Although we are neither estate agents nor economists, Confianz regularly receives questions about the evolution of property prices in Spain. This contribution will therefore briefly explain the evolution of property prices since 2014.
Demand side: increase since 2014
After the 2008 crash, the steady recovery of the Spanish property market started in early 2014. Since then, both the number of property transactions and prices have been on an upward trend.
For instance, a total of about 550,000 property transactions took place in 2018 compared to +-380,000 property transactions in 2014. If you look at the period before the bubble burst, between 2004 - 2007, an average of 850,000 transactions took place per year.
When we divide between resales and new construction, we see that mainly resale homes accounted for the growth in property transactions. In turn, the new construction market continued to decline between 2014 and 2017, stabilising only in 2018.
The rising demand is also noticeable through the number of foreign buyers. In the first half of 2018, foreign buyers accounted for 16% of property transactions. In the 2007-2013 period, this averaged 10%. The British are the largest group with 14% of foreign buyers, followed by the French and Germans, with 8% each. However, the uncertainty over Brexit is palpable, with the British accounting for an average 19% of purchases by foreigners between 2016 and 2018. Belgians accounted for 5.5% of purchases by foreigners in the first half of 2018.
Foreigners buy mainly in the Mediterranean regions, with Alicante being the standout. In Alicante province, 48.48% of property transactions were carried out by foreigners in quarter 2/2019.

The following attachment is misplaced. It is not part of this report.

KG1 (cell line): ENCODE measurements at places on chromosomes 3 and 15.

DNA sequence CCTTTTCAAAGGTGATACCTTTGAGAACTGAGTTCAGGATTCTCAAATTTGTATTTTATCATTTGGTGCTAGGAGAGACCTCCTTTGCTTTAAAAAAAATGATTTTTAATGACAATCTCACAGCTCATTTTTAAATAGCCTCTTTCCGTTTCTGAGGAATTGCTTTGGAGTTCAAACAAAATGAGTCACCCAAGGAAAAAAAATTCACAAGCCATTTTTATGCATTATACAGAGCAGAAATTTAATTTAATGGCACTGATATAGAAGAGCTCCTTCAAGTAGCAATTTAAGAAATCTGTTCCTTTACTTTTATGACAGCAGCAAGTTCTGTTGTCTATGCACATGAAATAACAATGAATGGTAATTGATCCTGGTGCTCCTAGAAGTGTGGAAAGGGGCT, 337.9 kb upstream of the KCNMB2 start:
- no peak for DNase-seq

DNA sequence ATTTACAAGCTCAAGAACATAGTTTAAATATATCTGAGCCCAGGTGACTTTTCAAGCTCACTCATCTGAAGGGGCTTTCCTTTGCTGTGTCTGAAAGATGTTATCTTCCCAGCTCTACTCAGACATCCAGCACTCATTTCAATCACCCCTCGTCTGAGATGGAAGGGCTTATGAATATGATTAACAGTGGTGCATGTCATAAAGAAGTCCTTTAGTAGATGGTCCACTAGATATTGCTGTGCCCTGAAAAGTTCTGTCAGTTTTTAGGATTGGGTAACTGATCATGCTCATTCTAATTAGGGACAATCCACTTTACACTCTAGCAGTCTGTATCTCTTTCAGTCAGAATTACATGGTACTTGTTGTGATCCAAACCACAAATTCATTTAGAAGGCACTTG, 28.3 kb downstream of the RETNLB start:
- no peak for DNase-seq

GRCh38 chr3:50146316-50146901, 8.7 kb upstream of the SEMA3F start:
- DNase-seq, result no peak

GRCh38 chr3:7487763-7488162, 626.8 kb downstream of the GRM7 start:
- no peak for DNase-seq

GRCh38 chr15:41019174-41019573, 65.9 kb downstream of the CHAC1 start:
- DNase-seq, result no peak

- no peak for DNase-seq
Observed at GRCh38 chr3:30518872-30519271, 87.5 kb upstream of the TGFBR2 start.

Low interest rates strengthen demand
Today's financing conditions are a key factor in the creation of property prices in Spain. On the one hand, the conditions for taking out a mortgage have improved. For instance, the average interest rate on mortgages in Spain fell from 3.1% to 2.1% in February 2019. The repayment period was also extended: 22 years in 2018 compared to 13 years in 2014.
On the other hand - in our opinion - low interest rates also stimulate the number of foreign buyers. In our experience, investing in Spain is often an alternative to the savings account. Many of our clients view the purchase of Spanish property as an investment in their own well-being, recovering costs through occasional rentals.
Supply side: more building permits, but still surplus
Looking at a supply-side indicator, namely the number of approved building permits, between quarter 1/2014 and quarter 3/2018, we see an increase of 399% in Catalonia, 282% in the Canary Islands, 272% in the Comunidad Andalucía (including Costa del Sol and Costa de Almería), 245% in the Comunidad Valenciana (better known as Costa Blanca North and Costa Blanca South), 238% in Madrid and 222% in the Balearic Islands. In absolute figures, there were some 90,000 new approved building permits in 2018 (by comparison, almost 900,000 approved building permits in 2006).
The difference between homes completed since 2004 and new homes sold was estimated at 500,000 units in mid-2018. This housing surplus has been in decline since 2009.
Impact on property prices in Spain?
Thanks to rising demand - partly driven by low interest rates - and shrinking supply, prices have risen steadily since the first quarter of 2014. Cumulatively, prices (in nominal terms) climbed 27% between the beginning of 2014 and the end of 2018. Specifically for Madrid, the increase was 49%, for Catalonia 39%, for the Balearic Islands 37%, for the Canary Islands 20%, for the Comunidad Andalucía 18% and for the Comunidad Valenciana 16% (nominal, end-Q3/2018).
Banco de España
Colegio de Registradores
Ministerio de Fomento
LÓPEZ-RODRÍGUEZ, D. and LL. MATEA, "Evolución del mercado de alquiler en España", Economic Bulletin, forthcoming, Banco de España, 2019.